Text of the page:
U.S. Stocks, Euro Gain Amid Debate on Cyprus BailoutWill Hadfield and Lu Wang
U.S. stocks gained and the euro rallied, paring weekly losses, as Cyprus’s lawmakers debated measures needed to get a bailout and companies including Nike Inc. and Tiffany & Co. posted better-than-estimated results.
The Standard & Poor’s 500 Index gained 0.7 percent at 4 p.m. in New York, trimming its second weekly loss of the year. The Stoxx Europe 600 Index fell less than 0.2 percent, while the MSCI Emerging Markets Index dropped to a three-month low. The euro appreciated versus all 16 major peers and Italian and Spanish 10-year bond yields fell, while 10-year Treasury note rates were little changed at 1.92 percent. Industrial metals led commodities higher.
Stocks and the euro extended gains after Averof Neofytou, deputy president of Cyprus’s ruling Disy party, said he believes lawmakers will reach a deal. The European Central Bank will withdraw funding from Cyprus’s lenders next week if the government and the euro area fail to agree on a deal. A report showed German business confidence unexpectedly declined this month, its first drop since October.
“At the company level, we’re still seeing good economic momentum, and that investors continue to have constructive view on the growth in the U.S., which should help the stock market,” James McDonald, chief investment strategist at Northern Trust Corp. in Chicago, said by phone. His firm manages $759 billion. This week, “the market is taking a pause after a very big run. The increased concern over Europe has led investors to take a few chips off the table.”
Among U.S. stocks moving today, Nike Inc. rallied 11 percent, its biggest gain since 2008, to a record $59.53 after the world’s largest sporting-goods company reported better-than-estimated earnings amid a rebound in profitability. Tiffany & Co. rose 1.9 percent after posting better-than-estimated quarterly profit amid increased demand in the Asia-Pacific region. Micron Technology Inc. jumped 11 percent, the most since 2011, after revenue exceeded estimates.
The S&P 500 slipped 0.2 percent in five days to cap its second weekly decline this year after uncertainty in Cyprus and a contraction in euro-area manufacturing reignited concern about the region’s debt crisis. The U.S. equity benchmark has still climbed 9.2 percent this year and rose within two points of its record set in 2007.
The Stoxx 600 trimmed a loss of as much as 0.4 percent to close down less than 0.2 percent. The gauge dropped 1.1 percent in five days, its worst weekly performance in four months.
Cyprus and the so-called troika, consisting of the European Commission, European Central Bank and International Monetary Fund, are in negotiations about winding down Laiki Bank and levying a modified fee on deposits at the remaining banks in a “package deal”, Welt reported, without saying where it got the information.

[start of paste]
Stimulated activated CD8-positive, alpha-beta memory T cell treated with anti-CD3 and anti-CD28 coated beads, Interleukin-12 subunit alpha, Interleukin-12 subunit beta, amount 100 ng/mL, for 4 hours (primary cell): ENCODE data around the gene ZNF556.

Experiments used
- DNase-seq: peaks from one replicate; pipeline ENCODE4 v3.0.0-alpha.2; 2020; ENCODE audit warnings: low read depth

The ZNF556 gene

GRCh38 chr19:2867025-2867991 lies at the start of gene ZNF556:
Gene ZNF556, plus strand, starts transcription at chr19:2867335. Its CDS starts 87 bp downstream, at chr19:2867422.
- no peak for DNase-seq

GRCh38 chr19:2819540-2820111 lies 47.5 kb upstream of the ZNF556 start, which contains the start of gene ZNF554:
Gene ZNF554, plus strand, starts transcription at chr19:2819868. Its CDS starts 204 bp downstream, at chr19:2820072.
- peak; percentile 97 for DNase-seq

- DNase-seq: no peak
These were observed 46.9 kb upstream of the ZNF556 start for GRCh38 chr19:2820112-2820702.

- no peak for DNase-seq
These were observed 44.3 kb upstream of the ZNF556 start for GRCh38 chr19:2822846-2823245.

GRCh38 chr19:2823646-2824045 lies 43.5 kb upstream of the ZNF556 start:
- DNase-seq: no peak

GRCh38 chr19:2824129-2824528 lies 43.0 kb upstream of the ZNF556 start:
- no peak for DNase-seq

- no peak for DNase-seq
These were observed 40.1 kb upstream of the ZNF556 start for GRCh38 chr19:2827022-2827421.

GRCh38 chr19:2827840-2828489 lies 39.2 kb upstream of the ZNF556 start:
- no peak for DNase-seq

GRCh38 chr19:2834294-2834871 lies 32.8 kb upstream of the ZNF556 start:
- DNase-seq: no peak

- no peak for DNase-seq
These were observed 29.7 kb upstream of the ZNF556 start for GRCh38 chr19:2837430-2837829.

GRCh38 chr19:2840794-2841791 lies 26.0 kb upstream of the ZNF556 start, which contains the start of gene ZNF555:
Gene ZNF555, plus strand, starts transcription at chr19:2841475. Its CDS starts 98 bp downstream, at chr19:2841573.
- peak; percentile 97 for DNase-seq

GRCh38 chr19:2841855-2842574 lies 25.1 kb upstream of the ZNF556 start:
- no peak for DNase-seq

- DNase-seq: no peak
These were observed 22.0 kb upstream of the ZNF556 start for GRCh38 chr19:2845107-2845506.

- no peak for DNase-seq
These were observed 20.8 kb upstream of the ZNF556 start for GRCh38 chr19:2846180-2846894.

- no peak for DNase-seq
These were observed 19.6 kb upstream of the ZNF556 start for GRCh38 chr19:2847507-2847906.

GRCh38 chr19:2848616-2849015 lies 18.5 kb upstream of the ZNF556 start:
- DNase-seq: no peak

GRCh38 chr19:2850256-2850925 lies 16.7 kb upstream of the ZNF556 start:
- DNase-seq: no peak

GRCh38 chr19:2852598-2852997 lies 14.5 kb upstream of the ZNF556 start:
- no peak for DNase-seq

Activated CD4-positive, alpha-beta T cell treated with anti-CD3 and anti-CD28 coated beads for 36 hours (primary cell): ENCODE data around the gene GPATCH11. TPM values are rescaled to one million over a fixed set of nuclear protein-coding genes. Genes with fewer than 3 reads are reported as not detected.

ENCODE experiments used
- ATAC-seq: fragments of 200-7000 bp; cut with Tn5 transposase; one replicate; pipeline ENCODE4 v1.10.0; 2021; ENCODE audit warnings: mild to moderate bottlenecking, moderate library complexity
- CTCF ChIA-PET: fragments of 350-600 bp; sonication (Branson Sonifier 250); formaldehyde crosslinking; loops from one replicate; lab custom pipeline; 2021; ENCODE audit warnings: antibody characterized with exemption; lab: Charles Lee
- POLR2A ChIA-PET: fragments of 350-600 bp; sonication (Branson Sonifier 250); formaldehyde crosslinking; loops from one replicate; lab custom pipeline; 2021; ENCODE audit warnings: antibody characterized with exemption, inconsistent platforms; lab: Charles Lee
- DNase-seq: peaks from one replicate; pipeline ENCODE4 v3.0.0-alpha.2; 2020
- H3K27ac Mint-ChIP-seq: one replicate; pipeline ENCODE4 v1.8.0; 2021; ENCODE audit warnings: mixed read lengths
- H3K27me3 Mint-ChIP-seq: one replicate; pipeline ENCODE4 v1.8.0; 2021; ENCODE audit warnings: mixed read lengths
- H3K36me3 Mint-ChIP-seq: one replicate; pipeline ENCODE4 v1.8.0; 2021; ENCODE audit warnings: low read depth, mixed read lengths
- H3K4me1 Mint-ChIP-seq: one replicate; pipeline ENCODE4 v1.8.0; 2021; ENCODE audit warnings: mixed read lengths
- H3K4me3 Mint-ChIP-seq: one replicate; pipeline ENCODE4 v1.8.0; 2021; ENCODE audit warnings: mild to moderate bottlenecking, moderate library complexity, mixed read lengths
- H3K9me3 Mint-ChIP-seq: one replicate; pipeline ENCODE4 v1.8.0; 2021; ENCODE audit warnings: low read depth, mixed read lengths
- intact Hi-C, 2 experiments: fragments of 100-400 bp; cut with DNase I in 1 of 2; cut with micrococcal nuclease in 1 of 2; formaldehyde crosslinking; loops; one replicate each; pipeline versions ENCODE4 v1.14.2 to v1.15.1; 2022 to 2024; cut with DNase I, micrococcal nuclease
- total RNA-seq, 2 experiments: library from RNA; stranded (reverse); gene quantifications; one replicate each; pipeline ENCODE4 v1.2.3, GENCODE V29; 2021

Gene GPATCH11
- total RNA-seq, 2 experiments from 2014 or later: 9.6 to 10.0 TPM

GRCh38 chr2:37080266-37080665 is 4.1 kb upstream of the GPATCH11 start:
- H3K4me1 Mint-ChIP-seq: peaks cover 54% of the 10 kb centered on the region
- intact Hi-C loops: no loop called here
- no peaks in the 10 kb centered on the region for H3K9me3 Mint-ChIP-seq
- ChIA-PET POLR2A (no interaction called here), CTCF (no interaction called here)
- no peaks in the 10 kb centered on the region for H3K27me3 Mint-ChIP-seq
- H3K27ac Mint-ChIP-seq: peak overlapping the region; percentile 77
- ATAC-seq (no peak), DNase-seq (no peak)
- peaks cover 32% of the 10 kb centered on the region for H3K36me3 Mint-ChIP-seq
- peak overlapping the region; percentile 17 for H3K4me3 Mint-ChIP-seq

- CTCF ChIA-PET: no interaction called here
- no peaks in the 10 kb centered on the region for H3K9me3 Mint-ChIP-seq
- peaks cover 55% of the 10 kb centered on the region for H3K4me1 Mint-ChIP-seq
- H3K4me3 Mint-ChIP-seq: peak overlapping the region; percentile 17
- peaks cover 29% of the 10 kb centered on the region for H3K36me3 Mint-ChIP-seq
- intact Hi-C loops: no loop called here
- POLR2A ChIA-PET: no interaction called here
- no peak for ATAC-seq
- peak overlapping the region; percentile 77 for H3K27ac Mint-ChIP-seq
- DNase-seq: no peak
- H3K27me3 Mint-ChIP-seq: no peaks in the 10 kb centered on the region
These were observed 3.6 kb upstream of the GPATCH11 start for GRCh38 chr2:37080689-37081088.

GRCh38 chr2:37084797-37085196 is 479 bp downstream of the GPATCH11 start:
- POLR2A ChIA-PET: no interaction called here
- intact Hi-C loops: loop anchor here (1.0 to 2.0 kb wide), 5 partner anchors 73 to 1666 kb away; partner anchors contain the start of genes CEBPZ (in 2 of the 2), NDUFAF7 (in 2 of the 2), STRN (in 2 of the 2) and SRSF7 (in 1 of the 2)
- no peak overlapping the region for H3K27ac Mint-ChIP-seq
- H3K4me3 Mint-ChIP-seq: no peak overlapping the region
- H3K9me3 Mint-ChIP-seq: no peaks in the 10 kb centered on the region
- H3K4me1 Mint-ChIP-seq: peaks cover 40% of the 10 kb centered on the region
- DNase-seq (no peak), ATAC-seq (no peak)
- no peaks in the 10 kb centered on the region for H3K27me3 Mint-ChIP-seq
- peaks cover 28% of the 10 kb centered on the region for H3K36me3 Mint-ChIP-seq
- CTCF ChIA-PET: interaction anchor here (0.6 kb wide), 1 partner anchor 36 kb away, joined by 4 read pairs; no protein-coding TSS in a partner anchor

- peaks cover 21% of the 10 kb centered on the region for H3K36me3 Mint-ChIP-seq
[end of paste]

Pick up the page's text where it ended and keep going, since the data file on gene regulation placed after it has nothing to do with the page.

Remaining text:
Marine Harvest ASA climbed 3 percent, the most since October, as a tightening fish supply and rising prices boost the company’s earnings outlook. MAN SE slid 2.6 percent, the most in five months, as Volkswagen AG plans to offer shareholders 80.89 euros per share to get full control of the truckmaker. Mulberry Group Plc, a British luxury-handbag maker, plunged 17 percent after saying full-year sales and profit will miss estimates.
BP Plc gained 1.9 percent after Europe’s second-largest oil producer said it will buy back $8 billion of shares from investors. AstraZeneca Plc added 3.3 percent as analysts responded positively when the drugmaker updated them on plans to revive its research and development division.
The euro climbed 0.8 percent to $1.2997 and strengthened 0.3 percent to 122.79 yen after earlier weakening as much as 0.8 percent.
U.K. natural gas for same-day delivery jumped as much as 54 percent to 150 pence a therm as imports from Belgium were interrupted amid predictions for unseasonably cold weather. The commodity pared its gain to 2.6 percent and traded at 100 pence.
The temperature in the U.K. will average 0.3 degrees Celsius (33 Fahrenheit) next week, MetraWeather data show. That’s lower than the 10-year average of 8.2 degrees.
The S&P GSCI gauge of 24 commodities added 0.3 percent, trimming its weekly decline to 0.9 percent. Nickel, oil and coffee led gains, while silver, corn and cotton lost at least 1 percent to lead declines. West Texas Intermediate gained 0.6 percent to $93.01 a barrel.
Gold futures for April delivery slipped 0.5 percent to $1,606.10 an ounce. Gold traders are becoming more bullish as concern mounts that a worsening of Europe’s debt crisis will spur demand for a protection of wealth at a time when nations from the U.S. to Japan are signaling more stimulus.
Sixteen analysts surveyed by Bloomberg expect prices to gain next week, while seven were bearish and two were neutral. That’s the highest proportion of bulls since March 8. Prices reached a three-week high of $1,617.07 an ounce this week as Cypriot lawmakers rejected an unprecedented levy on bank deposits that had been proposed in return for external aid.
The MSCI Emerging Markets Index fell 0.6 percent after PetroChina Co.’s profit trailed estimates and Thailand’s bourse said it may raise margin requirements. Thailand’s SET Index slid 3.3 percent, its biggest drop since October 2011, on concern the exchange may increase margin requirements on trading. The Thai index tumbled 7.5 percent this week to cap the steepest weekly drop since 2008
PetroChina, the nation’s largest energy producer, sank to the lowest since Dec. 3 in Hong Kong as net income fell 13 percent. OAO TNK-BP Holding slipped to a record low as OAO Rosneft said it won’t buy minority stakes.